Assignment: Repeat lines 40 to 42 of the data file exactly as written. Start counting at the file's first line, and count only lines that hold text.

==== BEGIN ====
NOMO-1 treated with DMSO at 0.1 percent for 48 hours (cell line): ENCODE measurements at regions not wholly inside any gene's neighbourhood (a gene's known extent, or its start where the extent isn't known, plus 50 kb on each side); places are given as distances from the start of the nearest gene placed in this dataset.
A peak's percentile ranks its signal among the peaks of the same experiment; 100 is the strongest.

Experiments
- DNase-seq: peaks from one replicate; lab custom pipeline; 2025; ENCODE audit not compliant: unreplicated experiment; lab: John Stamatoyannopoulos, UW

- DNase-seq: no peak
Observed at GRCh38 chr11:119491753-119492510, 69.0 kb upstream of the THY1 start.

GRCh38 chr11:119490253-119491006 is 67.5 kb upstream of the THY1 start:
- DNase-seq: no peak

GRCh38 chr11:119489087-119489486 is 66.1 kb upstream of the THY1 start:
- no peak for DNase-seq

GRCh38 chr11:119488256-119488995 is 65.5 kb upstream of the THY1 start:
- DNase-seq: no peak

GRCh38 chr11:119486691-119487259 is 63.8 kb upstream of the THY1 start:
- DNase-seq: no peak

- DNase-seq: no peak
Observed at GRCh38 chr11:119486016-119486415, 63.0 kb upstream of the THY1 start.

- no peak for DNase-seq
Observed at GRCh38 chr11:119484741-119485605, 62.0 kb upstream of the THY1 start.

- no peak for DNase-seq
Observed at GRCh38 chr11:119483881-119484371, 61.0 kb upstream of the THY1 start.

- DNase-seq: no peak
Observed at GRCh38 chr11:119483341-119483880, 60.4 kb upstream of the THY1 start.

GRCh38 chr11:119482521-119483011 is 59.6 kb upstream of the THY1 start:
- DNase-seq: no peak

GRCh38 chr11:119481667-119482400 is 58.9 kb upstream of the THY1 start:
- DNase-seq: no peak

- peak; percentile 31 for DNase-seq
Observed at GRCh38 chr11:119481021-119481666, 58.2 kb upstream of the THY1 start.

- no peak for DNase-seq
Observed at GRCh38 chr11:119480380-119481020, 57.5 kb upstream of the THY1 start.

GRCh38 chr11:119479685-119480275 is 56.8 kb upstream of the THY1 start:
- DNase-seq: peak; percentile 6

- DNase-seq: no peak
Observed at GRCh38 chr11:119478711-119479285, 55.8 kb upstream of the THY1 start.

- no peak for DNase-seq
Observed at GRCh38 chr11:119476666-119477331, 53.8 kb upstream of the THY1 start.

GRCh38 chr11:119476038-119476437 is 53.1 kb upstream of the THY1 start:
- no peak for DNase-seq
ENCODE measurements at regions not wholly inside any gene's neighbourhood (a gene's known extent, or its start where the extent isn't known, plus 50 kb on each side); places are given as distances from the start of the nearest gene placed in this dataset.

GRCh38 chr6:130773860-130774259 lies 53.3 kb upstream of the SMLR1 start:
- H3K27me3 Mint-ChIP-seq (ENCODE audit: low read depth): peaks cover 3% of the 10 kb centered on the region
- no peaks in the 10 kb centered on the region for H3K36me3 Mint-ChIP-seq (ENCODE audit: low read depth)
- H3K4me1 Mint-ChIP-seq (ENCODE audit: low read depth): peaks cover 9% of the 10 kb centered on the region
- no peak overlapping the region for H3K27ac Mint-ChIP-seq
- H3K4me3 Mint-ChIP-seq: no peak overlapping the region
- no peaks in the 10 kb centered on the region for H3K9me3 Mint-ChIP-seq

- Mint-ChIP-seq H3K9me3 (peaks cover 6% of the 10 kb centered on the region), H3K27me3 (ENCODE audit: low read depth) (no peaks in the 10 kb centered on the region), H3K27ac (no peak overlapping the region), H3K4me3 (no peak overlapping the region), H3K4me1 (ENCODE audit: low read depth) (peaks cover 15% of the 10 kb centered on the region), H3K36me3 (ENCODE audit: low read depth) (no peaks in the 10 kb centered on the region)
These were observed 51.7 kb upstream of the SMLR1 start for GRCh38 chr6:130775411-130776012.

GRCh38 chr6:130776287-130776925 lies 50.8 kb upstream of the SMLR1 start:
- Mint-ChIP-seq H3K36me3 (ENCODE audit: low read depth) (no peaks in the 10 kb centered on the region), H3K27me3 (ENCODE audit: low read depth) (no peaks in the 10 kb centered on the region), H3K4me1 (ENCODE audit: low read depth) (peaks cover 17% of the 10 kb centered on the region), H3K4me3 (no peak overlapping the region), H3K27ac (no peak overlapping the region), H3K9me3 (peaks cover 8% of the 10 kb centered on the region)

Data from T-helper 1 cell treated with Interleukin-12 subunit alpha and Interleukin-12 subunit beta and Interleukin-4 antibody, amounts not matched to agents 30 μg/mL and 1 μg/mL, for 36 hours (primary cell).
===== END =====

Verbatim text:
GRCh38 chr6:130773860-130774259 lies 53.3 kb upstream of the SMLR1 start:
- H3K27me3 Mint-ChIP-seq (ENCODE audit: low read depth): peaks cover 3% of the 10 kb centered on the region
- no peaks in the 10 kb centered on the region for H3K36me3 Mint-ChIP-seq (ENCODE audit: low read depth)